It will be appreciated that by forming the tab 20 of somewhat rigid material and utilizing a belly piece 60 of some width, lateral separation, shown as distance A in FIG. 3A, may be maintained between the upwardly extended sections of the tension band, approximating the lateral spacing between the openings 15, 16 in the top layer 14 of the tongue 13. This spacing is illustrated in FIG. 4 when pull tab 20 a has been pulled upward away from the top layer 14 of the tongue. The tension band 30 is kept to a length so that when in a relaxed state the winged pull tab 20 a rests adjacent to the top layer 14 of the tongue, yet when pulled into an extended position, a clearance of about one to three inches above the top surface may be attained. In the preferred construction, left and right wings 21, 22 of pull tab 20 a will bend slightly under tension and will partially fit beneath the facings of the shoe in rest position, as shown in FIG. 6B.
It will also be understood that while the invention has been disclosed with a separate foundation plate which may be necessary to provide lateral strength in shoe tongues of existing design, it is also possible that in shoe tongues utilizing a relatively stiff non-woven layer or other suitable materials providing some lateral stiffness to the tongue, the foundation plate might be dispensed with and the ends 31, 32 of tension band 30 simply pass into the tongue 13 through openings 15, 16 and be stitched, bonded or adhered to an interior surface of a layer of the tongue. Generally adhering the ends 31, 32 to a foundation plate 40 that is permitted to move slightly within the tongue 13 provides the best performance.
FIGS. 6A through 6E show the winged pull tab 20 a of FIG. 1 in use on an athletic shoe 12. FIG. 6A depicts the tab 20 a in its position on the top layer 14 of shoe tongue 13 in shoe 12 having shoe laces 50 threaded through eyelets 19. In FIG. 6B the shoe laces have been pulled tight through eyelets 19 which are mounted on facings 70 of shoe 12. The laces 50 have also been tied into knot 51 having loops 52 and first tail end 53 and second tail end 54. The tongue 13 is positioned beneath the laces yet the grasping element 23 (shown in FIG. 6D) of winged pull tab 20 a protrudes for accessibility.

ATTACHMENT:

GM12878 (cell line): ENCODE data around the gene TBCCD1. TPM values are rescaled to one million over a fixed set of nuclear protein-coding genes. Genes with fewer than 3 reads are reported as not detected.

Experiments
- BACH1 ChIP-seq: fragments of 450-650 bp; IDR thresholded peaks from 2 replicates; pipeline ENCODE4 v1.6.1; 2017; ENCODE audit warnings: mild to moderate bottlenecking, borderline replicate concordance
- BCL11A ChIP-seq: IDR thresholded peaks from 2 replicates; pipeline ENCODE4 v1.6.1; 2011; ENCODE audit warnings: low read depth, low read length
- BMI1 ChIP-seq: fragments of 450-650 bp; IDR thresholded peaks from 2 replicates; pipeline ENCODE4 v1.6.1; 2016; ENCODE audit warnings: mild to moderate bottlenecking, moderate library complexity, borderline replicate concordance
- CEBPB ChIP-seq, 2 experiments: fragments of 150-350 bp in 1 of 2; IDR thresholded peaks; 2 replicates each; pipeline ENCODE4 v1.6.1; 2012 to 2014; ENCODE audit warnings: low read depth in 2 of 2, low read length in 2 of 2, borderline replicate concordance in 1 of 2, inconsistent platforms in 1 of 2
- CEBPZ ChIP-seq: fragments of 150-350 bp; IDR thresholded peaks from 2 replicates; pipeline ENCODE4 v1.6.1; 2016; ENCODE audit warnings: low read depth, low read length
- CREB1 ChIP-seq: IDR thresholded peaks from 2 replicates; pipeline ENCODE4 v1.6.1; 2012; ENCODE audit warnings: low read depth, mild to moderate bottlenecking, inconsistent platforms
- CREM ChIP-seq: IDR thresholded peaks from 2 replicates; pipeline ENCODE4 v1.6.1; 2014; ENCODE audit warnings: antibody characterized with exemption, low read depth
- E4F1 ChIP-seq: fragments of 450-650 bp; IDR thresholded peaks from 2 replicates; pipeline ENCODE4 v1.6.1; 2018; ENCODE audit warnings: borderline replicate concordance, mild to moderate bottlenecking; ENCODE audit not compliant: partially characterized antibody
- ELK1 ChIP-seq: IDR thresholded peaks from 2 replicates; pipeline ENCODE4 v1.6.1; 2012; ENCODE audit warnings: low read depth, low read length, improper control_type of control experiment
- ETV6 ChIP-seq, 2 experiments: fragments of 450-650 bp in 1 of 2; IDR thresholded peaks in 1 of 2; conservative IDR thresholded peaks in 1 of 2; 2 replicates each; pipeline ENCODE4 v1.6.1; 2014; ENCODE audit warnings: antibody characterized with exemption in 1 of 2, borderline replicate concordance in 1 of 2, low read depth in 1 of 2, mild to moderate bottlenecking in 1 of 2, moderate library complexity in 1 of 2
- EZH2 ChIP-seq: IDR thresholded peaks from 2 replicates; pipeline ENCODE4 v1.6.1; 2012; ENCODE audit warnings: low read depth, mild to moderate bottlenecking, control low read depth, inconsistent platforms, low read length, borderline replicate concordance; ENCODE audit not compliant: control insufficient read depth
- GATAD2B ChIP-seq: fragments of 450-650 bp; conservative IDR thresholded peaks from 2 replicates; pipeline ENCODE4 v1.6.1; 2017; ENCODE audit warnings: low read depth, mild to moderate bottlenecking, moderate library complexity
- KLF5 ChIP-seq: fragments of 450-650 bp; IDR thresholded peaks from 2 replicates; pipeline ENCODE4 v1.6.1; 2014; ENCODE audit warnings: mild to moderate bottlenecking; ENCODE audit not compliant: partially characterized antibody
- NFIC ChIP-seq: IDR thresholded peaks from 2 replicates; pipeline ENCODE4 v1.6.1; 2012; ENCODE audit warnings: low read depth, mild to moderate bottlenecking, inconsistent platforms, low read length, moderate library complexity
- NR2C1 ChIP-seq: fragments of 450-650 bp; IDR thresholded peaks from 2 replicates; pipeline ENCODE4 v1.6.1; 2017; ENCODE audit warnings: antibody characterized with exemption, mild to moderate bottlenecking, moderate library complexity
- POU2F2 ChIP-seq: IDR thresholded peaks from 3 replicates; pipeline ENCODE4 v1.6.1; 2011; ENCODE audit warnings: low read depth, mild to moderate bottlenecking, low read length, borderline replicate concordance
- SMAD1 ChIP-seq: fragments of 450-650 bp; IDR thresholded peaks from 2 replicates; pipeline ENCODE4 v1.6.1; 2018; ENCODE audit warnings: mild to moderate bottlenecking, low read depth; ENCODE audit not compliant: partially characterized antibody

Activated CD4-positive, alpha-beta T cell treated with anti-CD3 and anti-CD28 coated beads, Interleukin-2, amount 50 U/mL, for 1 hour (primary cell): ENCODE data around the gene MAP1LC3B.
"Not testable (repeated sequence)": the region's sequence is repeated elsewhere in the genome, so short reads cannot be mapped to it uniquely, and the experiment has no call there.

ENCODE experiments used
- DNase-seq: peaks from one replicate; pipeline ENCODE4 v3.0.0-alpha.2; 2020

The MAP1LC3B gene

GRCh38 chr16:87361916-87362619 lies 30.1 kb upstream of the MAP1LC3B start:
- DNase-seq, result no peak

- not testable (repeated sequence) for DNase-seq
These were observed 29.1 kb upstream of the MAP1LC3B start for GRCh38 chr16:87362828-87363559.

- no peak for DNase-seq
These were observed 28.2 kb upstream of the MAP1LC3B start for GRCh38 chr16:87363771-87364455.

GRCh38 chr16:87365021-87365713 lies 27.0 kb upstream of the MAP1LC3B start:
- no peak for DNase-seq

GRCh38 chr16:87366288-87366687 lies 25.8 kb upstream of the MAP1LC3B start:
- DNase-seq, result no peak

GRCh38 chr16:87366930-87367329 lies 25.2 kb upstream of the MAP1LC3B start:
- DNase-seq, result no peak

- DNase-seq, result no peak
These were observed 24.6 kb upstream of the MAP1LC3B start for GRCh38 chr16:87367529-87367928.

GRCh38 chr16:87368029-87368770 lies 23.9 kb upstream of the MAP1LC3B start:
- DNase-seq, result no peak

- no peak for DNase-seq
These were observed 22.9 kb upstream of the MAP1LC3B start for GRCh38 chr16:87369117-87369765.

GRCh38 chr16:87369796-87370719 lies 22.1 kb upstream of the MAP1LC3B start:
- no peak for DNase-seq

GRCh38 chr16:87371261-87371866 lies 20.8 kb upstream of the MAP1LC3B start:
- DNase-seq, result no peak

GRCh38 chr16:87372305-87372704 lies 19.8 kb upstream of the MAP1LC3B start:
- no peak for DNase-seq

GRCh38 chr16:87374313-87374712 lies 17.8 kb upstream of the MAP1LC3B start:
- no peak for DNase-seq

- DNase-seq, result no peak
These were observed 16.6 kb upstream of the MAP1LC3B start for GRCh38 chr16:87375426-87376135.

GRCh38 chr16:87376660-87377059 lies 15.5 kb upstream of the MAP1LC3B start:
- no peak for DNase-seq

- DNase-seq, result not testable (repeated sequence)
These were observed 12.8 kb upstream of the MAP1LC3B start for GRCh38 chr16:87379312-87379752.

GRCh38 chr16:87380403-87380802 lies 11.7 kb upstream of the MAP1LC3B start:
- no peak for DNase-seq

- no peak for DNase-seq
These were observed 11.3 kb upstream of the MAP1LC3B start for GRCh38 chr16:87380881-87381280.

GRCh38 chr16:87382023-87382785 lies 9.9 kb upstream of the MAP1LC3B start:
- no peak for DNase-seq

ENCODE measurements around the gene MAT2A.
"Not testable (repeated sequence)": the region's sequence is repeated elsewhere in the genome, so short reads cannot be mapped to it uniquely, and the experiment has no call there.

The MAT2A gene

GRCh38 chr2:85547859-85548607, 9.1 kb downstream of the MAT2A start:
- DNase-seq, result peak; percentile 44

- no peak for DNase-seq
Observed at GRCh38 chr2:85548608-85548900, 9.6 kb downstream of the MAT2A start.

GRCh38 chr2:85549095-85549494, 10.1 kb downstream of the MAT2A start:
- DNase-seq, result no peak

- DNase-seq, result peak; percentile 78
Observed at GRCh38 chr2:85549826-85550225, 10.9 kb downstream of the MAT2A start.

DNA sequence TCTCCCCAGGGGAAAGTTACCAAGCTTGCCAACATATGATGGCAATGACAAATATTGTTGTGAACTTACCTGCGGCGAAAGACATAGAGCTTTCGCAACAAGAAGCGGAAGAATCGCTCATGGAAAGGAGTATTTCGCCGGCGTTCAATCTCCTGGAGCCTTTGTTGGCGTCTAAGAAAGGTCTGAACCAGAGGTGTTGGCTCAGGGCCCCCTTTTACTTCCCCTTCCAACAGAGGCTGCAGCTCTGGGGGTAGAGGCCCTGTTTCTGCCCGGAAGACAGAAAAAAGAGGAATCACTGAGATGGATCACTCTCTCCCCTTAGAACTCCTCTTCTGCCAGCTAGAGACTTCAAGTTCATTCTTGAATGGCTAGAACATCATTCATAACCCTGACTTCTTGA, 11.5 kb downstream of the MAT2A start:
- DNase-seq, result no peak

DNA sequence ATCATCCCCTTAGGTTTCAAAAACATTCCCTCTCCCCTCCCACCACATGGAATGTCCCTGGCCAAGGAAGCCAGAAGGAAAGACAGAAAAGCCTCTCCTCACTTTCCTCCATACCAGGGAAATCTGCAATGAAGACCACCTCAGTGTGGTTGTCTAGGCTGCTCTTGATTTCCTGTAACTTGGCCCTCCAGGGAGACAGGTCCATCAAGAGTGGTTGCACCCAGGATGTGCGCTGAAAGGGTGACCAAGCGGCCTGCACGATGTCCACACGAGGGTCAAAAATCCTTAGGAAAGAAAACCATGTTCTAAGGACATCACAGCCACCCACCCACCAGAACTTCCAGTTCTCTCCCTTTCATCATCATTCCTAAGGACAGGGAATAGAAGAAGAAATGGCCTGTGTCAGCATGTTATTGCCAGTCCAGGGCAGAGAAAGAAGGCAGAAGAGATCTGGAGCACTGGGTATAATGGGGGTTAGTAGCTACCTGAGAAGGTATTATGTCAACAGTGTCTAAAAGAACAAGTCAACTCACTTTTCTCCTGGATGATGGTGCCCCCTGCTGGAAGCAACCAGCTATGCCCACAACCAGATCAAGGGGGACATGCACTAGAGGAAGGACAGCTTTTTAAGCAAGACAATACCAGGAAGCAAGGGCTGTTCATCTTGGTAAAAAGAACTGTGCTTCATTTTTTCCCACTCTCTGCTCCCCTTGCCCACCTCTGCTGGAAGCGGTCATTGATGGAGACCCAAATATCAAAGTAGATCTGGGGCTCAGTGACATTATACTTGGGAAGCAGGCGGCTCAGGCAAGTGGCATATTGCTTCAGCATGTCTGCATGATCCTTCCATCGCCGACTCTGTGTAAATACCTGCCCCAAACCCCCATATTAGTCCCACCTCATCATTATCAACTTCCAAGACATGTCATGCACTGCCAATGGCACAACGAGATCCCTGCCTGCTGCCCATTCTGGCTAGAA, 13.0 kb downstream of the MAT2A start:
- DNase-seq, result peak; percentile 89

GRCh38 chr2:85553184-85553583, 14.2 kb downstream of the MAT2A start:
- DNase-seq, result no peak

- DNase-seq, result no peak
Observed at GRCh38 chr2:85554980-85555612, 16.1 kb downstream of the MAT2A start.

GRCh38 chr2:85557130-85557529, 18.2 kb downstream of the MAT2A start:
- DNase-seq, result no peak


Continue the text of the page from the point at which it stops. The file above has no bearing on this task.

Once the shoe has been laced and tied as in FIG. 6B, FIG. 6C shows the loops 52 and tails 53, 54 being gathered together in a lengthwise direction from knot 51. Winged pull tab 20 a is then raised away from the tongue 13 as shown in FIG. 6D and the intermediate stretching section 33 of tension band 30 permits the creation of clearance space through which loops 52 and tails 53, 54 are inserted.
FIGS. 6E and 6F depict a shoe lace fastener after tension on pull tab 20 a has been relaxed and tension band 30 has again returned pull tab 20 a to proximity to the tongue 13 of shoe 12. In this fashion, the tension band 30 and pull tab 20 a hold the loops 52 and tails 53, 54 proximate to the shoe tongue 13 and facings 70 (shown in FIG. 6B). Advantageously, left wing 21 and right wing 22 of winged pull tab 20 a may be received beneath protruding eyelets 19 on the facings 70.
FIGS. 7A and 7B illustrate a slightly altered winged pull tab 20 b with more rounded edges on wings 21, 22 and grasping element 23. In this alternative embodiment, the winged pull tab 20 b fits within a housing 17 mounted to the top layer 14 of the shoe tongue. The housing may display a logo, brand or design elements, and is preferably made of a pliable material to prevent discomfort to the wearer when lacing pressure forces the tongue and housing 17 against the top of the wearer's foot.